‘Girl’ by Jamaica Kincaid, seems to be written in a mother’s voice talking to her daughter, with interjections from the daughter’s voice in italics. The short story has a sense of rising tension – the mother goes from addressing more mundane, domestic activities to addressing more moral precepts like abortion, the physical act of loving a man, and abusive relationships. The increased pace at which the mother switches from new lesson to new lesson, and the fact that her instructions are never stopped by a full stop, only semi-colons, show how obsessive and thorough the mother persona is about ensuring her daughter doesn’t make the same mistakes she has. This obsessive tone is also implied by the use of command verbs and imperative verbs throughout the story - words like ‘don’t’ ‘wash’ ‘always’ and ‘mustn’t’, make the mother’s warnings seem forceful, and non-negotiable; the passion with which she speaks to her daughter is tangible. The repetition of the phrases ‘this is how you’ and ‘smile’ and ‘set a table’ also show a thorough element of the mother that verges on the pedantic; the lessons she teaches her daughter are not vague, they are specific instructions for specific situations.
When read from a Marxist angle, it’s clear that the mother persona is class-conscious. The reader can tell that she is a fairly working-class woman, from the way that she washes her clothes, and from some of the language she uses - she calls her daughter a ‘slut’, she ‘spits up in the air’ on a whim, she doesn’t use softeners like ‘please’ and ‘maybe’ in her language, instead using harsh, imperative verbs which make her sound blunt. She is also proved to be superstitious when she tells her daughter that ‘something bad won’t fall on her’ - superstition is commonly seen as a working class trait. However, she seems obsessed with the way that her daughter is seen in society, and wants her to be seen as more middle-to-upper-class – the attitude that she tries to instil into her daughter is one of social aspiration. She wants her to stay away from ‘wharf-rat boys’ (a derogatory term for men the mother deems to be of lower societal class than her daughter) and to learn a specific way to ‘set a table for dinner with an important guest’. The contrast between how the mother refers to the the lower-class and the upper-class shows that she perceives the upper-class as better people. It is suggested that ‘the important guest’ is someone who is higher status than the daughter, and that impressing them is very important. Setting the table for the ‘important guest’ is also apparently different to just ‘setting the table for dinner’ – this shows that the mother perceives herself and the upper class as ‘us and them’; she sees them as a completely different branch of society, with different rules and values than her own – values that she tries to instil into her daughter to make her one of ‘them’. It could be possible that the mother has made the mistakes she warns her daughter against, and it is these mistakes that she blamed for her working class status - she is now someone who can’t ‘touch the bread’, and is perceived as a ‘slut’, and this is perhaps why she is so insistent on instructing her daughter; she doesn’t want her life to end up the same way.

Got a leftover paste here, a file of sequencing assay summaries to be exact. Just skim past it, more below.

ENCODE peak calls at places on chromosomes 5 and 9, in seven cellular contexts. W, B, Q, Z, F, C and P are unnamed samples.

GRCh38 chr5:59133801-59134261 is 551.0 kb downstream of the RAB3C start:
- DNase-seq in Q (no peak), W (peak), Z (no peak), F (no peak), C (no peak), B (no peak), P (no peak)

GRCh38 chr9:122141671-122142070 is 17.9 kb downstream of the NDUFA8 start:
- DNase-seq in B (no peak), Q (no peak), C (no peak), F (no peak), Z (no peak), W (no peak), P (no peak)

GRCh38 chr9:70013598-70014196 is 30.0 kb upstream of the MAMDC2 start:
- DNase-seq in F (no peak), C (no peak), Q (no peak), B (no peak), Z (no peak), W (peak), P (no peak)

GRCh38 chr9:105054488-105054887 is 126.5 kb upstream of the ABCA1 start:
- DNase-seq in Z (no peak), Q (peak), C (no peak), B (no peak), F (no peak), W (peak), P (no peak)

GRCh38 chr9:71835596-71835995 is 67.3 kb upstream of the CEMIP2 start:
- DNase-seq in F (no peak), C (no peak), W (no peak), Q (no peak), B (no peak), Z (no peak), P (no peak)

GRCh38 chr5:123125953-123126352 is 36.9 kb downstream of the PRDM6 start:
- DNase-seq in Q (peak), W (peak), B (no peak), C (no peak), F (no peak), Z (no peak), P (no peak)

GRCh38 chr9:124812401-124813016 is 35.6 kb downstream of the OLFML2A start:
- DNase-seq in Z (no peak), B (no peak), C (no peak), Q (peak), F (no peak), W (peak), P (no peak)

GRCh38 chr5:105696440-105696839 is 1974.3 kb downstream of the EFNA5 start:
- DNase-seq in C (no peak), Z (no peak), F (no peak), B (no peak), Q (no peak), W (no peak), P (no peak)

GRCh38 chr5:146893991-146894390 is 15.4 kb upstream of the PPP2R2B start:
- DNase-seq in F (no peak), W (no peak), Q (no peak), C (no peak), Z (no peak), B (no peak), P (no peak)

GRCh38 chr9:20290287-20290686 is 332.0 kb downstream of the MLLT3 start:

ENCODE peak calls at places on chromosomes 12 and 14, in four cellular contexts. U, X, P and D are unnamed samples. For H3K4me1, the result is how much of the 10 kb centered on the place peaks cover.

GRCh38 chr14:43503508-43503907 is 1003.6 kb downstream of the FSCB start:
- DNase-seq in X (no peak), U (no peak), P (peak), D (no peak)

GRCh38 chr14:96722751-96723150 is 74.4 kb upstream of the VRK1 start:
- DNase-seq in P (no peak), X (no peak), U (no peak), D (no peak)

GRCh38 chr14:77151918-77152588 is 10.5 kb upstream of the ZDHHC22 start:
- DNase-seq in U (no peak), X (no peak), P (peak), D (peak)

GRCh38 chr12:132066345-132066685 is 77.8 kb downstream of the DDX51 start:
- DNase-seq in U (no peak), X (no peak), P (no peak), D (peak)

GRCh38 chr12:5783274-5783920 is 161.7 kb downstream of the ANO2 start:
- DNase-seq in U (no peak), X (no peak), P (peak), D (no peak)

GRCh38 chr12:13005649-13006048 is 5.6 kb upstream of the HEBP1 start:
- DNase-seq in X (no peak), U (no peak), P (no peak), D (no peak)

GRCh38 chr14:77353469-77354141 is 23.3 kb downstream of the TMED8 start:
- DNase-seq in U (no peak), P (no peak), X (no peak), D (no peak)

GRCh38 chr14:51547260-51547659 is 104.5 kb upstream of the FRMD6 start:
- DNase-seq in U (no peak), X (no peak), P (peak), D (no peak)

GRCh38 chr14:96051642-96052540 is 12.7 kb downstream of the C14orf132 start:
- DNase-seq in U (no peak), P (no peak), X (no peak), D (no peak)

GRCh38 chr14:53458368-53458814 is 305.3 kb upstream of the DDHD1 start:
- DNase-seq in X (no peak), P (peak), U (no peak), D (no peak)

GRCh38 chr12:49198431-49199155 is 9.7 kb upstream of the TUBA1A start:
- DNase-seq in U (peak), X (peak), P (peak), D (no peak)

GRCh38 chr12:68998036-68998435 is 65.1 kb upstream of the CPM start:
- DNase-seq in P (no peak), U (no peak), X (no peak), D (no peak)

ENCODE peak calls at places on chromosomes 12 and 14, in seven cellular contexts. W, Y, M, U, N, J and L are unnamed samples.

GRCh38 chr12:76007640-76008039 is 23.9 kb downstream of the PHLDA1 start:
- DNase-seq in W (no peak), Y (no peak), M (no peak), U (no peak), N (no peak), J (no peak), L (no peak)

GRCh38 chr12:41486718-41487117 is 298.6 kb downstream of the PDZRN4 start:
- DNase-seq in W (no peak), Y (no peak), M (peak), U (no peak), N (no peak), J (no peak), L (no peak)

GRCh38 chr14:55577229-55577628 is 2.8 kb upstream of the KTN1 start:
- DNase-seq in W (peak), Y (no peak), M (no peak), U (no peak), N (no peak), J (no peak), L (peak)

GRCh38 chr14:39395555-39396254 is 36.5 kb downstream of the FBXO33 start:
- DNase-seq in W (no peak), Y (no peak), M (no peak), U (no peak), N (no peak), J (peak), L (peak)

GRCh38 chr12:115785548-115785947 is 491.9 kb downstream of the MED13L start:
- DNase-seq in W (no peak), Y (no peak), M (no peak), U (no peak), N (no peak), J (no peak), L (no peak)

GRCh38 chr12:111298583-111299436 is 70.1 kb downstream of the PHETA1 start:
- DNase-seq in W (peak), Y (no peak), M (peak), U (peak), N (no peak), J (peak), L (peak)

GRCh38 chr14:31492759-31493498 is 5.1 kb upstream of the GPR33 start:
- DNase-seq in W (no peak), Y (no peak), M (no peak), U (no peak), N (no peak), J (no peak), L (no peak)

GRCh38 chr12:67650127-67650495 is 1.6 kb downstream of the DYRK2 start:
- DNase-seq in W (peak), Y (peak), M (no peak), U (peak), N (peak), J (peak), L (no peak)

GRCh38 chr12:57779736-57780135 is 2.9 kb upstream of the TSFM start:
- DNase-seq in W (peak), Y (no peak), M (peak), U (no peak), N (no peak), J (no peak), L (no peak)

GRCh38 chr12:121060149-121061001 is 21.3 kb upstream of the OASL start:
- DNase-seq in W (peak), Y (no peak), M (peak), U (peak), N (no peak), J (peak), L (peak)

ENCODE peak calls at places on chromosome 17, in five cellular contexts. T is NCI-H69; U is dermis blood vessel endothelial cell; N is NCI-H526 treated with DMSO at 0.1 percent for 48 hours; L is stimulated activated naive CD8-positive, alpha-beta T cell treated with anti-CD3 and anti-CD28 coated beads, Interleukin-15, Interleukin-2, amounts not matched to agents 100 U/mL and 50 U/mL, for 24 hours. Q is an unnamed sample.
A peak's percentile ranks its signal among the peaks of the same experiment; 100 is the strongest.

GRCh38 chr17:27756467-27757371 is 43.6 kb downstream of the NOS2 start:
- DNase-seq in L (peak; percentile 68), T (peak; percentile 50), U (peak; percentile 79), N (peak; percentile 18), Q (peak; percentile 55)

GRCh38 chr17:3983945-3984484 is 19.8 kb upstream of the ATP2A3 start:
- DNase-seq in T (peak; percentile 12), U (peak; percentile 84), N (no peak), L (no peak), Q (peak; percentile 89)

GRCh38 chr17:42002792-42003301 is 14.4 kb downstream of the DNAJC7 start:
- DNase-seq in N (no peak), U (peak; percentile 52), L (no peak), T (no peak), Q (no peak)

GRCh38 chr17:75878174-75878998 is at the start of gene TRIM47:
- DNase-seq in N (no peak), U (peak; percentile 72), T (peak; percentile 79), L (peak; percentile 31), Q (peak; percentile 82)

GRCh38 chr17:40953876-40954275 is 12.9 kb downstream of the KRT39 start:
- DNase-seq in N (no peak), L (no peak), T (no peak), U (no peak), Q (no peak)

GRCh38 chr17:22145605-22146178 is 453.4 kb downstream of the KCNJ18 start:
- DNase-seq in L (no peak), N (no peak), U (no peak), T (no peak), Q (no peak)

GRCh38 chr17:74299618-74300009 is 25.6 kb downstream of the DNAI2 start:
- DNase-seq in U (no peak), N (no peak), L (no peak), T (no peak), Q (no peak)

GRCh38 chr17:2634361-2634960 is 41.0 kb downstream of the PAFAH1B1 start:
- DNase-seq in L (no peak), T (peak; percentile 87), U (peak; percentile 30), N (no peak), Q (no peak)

‘Girl’ can also be read from a feminist angle. The whole piece could be seen as a long list of expectations and pressures on women, with the mother persona representing a bigger, societal voice as opposed to one specific to her own situation with her daughter. The rhythm created by the semi-colons and repetition make the instructions sound like they have been passed down from the mother persona’s mother to her, and that she is passing them on – this shows that, culturally, women have certain roles to fulfil in society, and that this doesn’t change over time; women are still seen as the domesticated sex, and the softer sex. The fact that there are no full stops, and that the instructions just run into each other make the reader empathise with the daughter in that they feel overwhelmed by the text in the way that the daughter would feel overwhelmed by the expectations her mother has of her. This idea of the daughter being overwhelmed can be seen in the difference between the first first-person italic interjection and the second; the first time the girl interrupts her mother, she seems to be defending herself, using words like ‘but’ and ‘never. However, the second time she interjects she questions herself – this shows how her mother’s overwhelming warnings and instructions have made her doubt herself, and have lowered her status.
Inherent cultural sexism and heavy enforcement of gender roles can be seen throughout ‘Girl’. There is a focus on domesticity – a lot of the mother’s advice is about ‘washing’ and ‘ironing’ ‘sewing’ ‘ironing’ and other home-keeping activities. This enforces the idea that the daughter’s most important role, as she is a woman, is in the house. There is also reference to a patriarchal society – the daughter is taught how to ‘iron (her) father’s khaki shirt’.
There are lots of references to the daughter becoming a ‘slut’, and how this is a bad thing. However, one of the things that make the girl a ‘slut’ is ‘squatting down to play marbles’ because she is ‘not a boy, you know’. This shows the double standards the mother sets regarding genders, because the daughter is not allowed to do what the boys are, solely because she is a girl. It also seems odd that the girl’s mother teaches her how to ‘throw away a child’, to ‘love a man in other ways’ and to ‘bully a man’ – this all seems like ‘sluttish’ behaviour, but it could be argued that the mother doesn’t actually care whether her daughter is a slut or not – she just doesn’t want society to perceive her as one. The mother is, seemingly, more worried about how people will see her daughter than the actual actions her daughter takes.